Key California Employment Law Cases: October 2017
This month’s key California employment law cases involve disability discrimination claims and procedural issues related to workers’ compensation proceedings.
Disability Discrimination – Neufeld v. WinCo Holdings, Inc., 699 Fed. Appx. 659 (9th Cir. 2017)
Summary: Employee who suffered from anxiety, and was terminated after he missed several days of work without providing satisfactory doctor’s note, could not prevail on disability discrimination claim because regular and predictable attendance was essential function of his job.
Facts: Plaintiff, who worked as a cashier at a grocery store operated by defendant, suffered from anxiety, and his condition prevented him from coming to work on a regular and predictable basis. Defendant terminated plaintiff’s employment because he missed several days of work and failed to submit a doctor’s note confirming that the absences were caused by anxiety. Plaintiff filed a lawsuit alleging that his termination violated the California Fair Employment and Housing Act (FEHA). The federal district found that plaintiff could not prevail on his FEHA claim because regular and predictable attendance was an essential function of his job, and he could not perform that function with or without reasonable accommodation.
Court’s Decision: The Court of Appeals for the Ninth Circuit affirmed. First, regular and predictable attendance was an essential function of plaintiff’s job as a cashier; he failed to establish that his was an unusual case in which regular and predictable attendance was not an essential job function. Second, plaintiff could not perform his primary job function—operating a cash register—at home. Finally, plaintiff failed to demonstrate that he could perform his cashier responsibilities with reasonable accommodation because his proposed accommodations were not reasonable; they would have exempted him from one or more of the essential functions of his position.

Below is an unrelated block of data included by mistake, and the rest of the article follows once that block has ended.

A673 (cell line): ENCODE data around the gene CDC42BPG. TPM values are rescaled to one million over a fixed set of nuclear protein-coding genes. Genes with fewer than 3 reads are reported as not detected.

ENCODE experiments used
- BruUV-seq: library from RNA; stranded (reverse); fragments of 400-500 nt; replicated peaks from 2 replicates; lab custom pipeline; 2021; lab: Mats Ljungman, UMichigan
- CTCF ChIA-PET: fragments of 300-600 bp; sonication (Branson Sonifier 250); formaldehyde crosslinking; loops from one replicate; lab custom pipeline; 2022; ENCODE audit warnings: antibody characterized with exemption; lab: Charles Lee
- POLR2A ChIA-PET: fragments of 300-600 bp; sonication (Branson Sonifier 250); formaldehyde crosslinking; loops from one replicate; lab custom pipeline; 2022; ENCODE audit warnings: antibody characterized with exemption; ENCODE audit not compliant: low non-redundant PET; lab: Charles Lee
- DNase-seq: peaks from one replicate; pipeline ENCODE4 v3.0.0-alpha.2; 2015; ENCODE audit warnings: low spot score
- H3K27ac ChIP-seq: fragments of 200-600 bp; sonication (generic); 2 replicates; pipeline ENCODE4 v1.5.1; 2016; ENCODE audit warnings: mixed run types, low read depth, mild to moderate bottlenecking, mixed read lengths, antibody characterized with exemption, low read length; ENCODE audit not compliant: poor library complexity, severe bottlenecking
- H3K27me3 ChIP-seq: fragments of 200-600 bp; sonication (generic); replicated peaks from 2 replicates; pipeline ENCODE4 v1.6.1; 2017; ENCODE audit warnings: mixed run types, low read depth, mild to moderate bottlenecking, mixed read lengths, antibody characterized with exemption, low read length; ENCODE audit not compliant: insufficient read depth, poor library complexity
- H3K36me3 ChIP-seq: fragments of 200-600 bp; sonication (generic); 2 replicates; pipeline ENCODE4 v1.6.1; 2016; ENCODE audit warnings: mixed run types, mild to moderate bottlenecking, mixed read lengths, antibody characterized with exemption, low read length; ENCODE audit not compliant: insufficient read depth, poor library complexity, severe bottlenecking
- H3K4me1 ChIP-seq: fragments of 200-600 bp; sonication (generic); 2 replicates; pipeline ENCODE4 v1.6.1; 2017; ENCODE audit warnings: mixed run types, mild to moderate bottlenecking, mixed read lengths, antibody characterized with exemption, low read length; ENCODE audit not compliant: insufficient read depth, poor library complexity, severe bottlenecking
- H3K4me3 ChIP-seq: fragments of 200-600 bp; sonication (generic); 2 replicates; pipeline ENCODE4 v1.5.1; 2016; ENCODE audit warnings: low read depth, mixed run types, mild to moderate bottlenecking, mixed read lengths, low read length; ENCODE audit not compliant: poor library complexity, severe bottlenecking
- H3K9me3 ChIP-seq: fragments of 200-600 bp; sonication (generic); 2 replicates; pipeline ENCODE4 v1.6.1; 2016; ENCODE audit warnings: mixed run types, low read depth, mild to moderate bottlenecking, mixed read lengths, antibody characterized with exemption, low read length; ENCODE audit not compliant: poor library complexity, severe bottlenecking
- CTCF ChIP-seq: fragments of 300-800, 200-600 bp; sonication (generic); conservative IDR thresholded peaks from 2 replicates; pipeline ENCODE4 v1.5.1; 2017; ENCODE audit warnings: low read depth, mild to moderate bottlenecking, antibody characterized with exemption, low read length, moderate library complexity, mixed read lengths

Practical Implications: Although this case was not selected for publication in an official reporter, and therefore cannot be cited as legal precedent, employers and their attorneys can look to the reasoning in this decision when determining how to defend themselves if an employee files a disability discrimination lawsuit after being terminated for poor attendance. However, some jobs may not require regular and predictable attendance, or could be performed outside of the usual workplace as an accommodation. Consider crafting job descriptions to clearly state that regular and predictable attendance at the usual site of work is an essential job duty.
Procedure/Workers’ Compensation – Va Ly v. County of Fresno, 16 Cal. App. 5th 134, 223 Cal. Rptr. 3d 875 (2017)
Summary: Doctrine of res judicata precluded plaintiffs from pursuing claims for discrimination in court because they asserted same primary right—recovery for injury caused by workplace discrimination, harassment and retaliation—both in court and in workers’ compensation proceedings, and workers’ compensation administrative law judges denied their claims on merits.
Facts: Plaintiffs alleged they were subjected to race and national origin discrimination, harassment and retaliation by defendant. They filed suit against defendant in court asserting claims under the California Fair Employment and Housing Act (FEHA), while simultaneously pursuing claims in separate workers’ compensation proceedings for psychiatric injuries arising from discrimination, harassment and retaliation. The workers’ compensation administrative law judges denied plaintiffs’ claims after finding that defendant’s actions were non-discriminatory, good faith personnel decisions. Defendant subsequently moved for summary judgment in court based on the doctrines of res judicata and collateral estoppel, arguing that the workers’ compensation decisions barred plaintiffs’ FEHA claims. The court granted defendant’s motion for summary judgment.
Court’s Decision: The California Court of Appeal affirmed, holding that summary judgment was proper based upon the doctrine of res judicata because plaintiffs’ alleged a violation of the same primary right—recovery for an injury caused by discrimination, harassment and retaliation in the workplace—in both their court and workers’ compensation proceedings. The standard for proving unlawful discrimination is broader under FEHA than under the California’s workers’ compensation statute, which means that a defendant may prevail in a workers’ compensation action without disproving unlawful discrimination. However, in this case plaintiffs’ FEHA claims were precluded because they elected to pursue claims based on the same primary right in workers’ compensation proceedings and in court, and the workers’ compensation tribunals issued adverse rulings on the merits which were final and binding, and precluded the same primary right from being litigated in court.
Practical Implications: If an employee has simultaneously filed claims for workers’ compensation and in court, consider whether the employee is alleging a violation of the same primary right in both, and whether a decision on the merits in one proceeding will preclude recovery in the other.